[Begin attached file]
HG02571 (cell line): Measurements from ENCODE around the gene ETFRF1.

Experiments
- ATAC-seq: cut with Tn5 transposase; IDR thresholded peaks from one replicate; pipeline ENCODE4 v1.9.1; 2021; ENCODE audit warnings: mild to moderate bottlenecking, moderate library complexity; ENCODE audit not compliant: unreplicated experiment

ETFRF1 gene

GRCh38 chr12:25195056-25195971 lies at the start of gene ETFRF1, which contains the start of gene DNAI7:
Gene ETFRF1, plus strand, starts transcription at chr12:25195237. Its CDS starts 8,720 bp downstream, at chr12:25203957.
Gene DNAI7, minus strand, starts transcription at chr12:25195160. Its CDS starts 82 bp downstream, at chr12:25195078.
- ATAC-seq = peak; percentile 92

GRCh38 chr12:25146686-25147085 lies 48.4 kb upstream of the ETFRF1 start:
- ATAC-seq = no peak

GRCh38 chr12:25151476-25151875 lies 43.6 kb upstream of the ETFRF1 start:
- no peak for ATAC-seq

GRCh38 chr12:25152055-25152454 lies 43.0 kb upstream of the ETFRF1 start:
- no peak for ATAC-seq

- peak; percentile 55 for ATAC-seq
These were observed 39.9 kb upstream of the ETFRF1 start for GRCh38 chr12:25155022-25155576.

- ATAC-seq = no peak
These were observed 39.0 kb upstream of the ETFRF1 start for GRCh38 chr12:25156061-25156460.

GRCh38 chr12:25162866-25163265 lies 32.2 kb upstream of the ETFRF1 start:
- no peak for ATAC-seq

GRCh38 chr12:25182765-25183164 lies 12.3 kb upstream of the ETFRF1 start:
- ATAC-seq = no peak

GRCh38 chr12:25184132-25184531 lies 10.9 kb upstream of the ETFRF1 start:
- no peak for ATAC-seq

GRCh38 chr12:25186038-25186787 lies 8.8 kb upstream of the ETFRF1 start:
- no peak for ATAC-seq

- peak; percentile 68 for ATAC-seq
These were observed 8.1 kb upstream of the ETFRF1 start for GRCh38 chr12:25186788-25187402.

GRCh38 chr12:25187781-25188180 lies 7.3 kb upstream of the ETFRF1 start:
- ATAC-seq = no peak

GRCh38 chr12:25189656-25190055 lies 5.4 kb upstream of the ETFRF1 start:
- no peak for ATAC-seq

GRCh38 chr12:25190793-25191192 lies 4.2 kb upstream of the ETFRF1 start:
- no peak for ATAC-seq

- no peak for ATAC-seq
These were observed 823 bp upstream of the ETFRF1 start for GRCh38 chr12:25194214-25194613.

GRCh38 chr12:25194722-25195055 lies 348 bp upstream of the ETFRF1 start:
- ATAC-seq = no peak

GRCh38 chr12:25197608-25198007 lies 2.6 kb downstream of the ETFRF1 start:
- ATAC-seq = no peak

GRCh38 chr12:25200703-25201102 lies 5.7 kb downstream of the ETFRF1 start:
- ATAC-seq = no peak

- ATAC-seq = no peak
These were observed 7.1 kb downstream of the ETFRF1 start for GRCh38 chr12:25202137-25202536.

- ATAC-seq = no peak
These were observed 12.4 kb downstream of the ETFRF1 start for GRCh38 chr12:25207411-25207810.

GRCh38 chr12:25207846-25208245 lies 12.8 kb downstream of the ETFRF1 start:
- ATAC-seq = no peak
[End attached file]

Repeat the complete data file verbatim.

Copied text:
HG02571 (cell line): Measurements from ENCODE around the gene ETFRF1.

Experiments
- ATAC-seq: cut with Tn5 transposase; IDR thresholded peaks from one replicate; pipeline ENCODE4 v1.9.1; 2021; ENCODE audit warnings: mild to moderate bottlenecking, moderate library complexity; ENCODE audit not compliant: unreplicated experiment

ETFRF1 gene

GRCh38 chr12:25195056-25195971 lies at the start of gene ETFRF1, which contains the start of gene DNAI7:
Gene ETFRF1, plus strand, starts transcription at chr12:25195237. Its CDS starts 8,720 bp downstream, at chr12:25203957.
Gene DNAI7, minus strand, starts transcription at chr12:25195160. Its CDS starts 82 bp downstream, at chr12:25195078.
- ATAC-seq = peak; percentile 92

GRCh38 chr12:25146686-25147085 lies 48.4 kb upstream of the ETFRF1 start:
- ATAC-seq = no peak

GRCh38 chr12:25151476-25151875 lies 43.6 kb upstream of the ETFRF1 start:
- no peak for ATAC-seq

GRCh38 chr12:25152055-25152454 lies 43.0 kb upstream of the ETFRF1 start:
- no peak for ATAC-seq

- peak; percentile 55 for ATAC-seq
These were observed 39.9 kb upstream of the ETFRF1 start for GRCh38 chr12:25155022-25155576.

- ATAC-seq = no peak
These were observed 39.0 kb upstream of the ETFRF1 start for GRCh38 chr12:25156061-25156460.

GRCh38 chr12:25162866-25163265 lies 32.2 kb upstream of the ETFRF1 start:
- no peak for ATAC-seq

GRCh38 chr12:25182765-25183164 lies 12.3 kb upstream of the ETFRF1 start:
- ATAC-seq = no peak

GRCh38 chr12:25184132-25184531 lies 10.9 kb upstream of the ETFRF1 start:
- no peak for ATAC-seq

GRCh38 chr12:25186038-25186787 lies 8.8 kb upstream of the ETFRF1 start:
- no peak for ATAC-seq

- peak; percentile 68 for ATAC-seq
These were observed 8.1 kb upstream of the ETFRF1 start for GRCh38 chr12:25186788-25187402.

GRCh38 chr12:25187781-25188180 lies 7.3 kb upstream of the ETFRF1 start:
- ATAC-seq = no peak

GRCh38 chr12:25189656-25190055 lies 5.4 kb upstream of the ETFRF1 start:
- no peak for ATAC-seq

GRCh38 chr12:25190793-25191192 lies 4.2 kb upstream of the ETFRF1 start:
- no peak for ATAC-seq

- no peak for ATAC-seq
These were observed 823 bp upstream of the ETFRF1 start for GRCh38 chr12:25194214-25194613.

GRCh38 chr12:25194722-25195055 lies 348 bp upstream of the ETFRF1 start:
- ATAC-seq = no peak

GRCh38 chr12:25197608-25198007 lies 2.6 kb downstream of the ETFRF1 start:
- ATAC-seq = no peak

GRCh38 chr12:25200703-25201102 lies 5.7 kb downstream of the ETFRF1 start:
- ATAC-seq = no peak

- ATAC-seq = no peak
These were observed 7.1 kb downstream of the ETFRF1 start for GRCh38 chr12:25202137-25202536.

- ATAC-seq = no peak
These were observed 12.4 kb downstream of the ETFRF1 start for GRCh38 chr12:25207411-25207810.

GRCh38 chr12:25207846-25208245 lies 12.8 kb downstream of the ETFRF1 start:
- ATAC-seq = no peak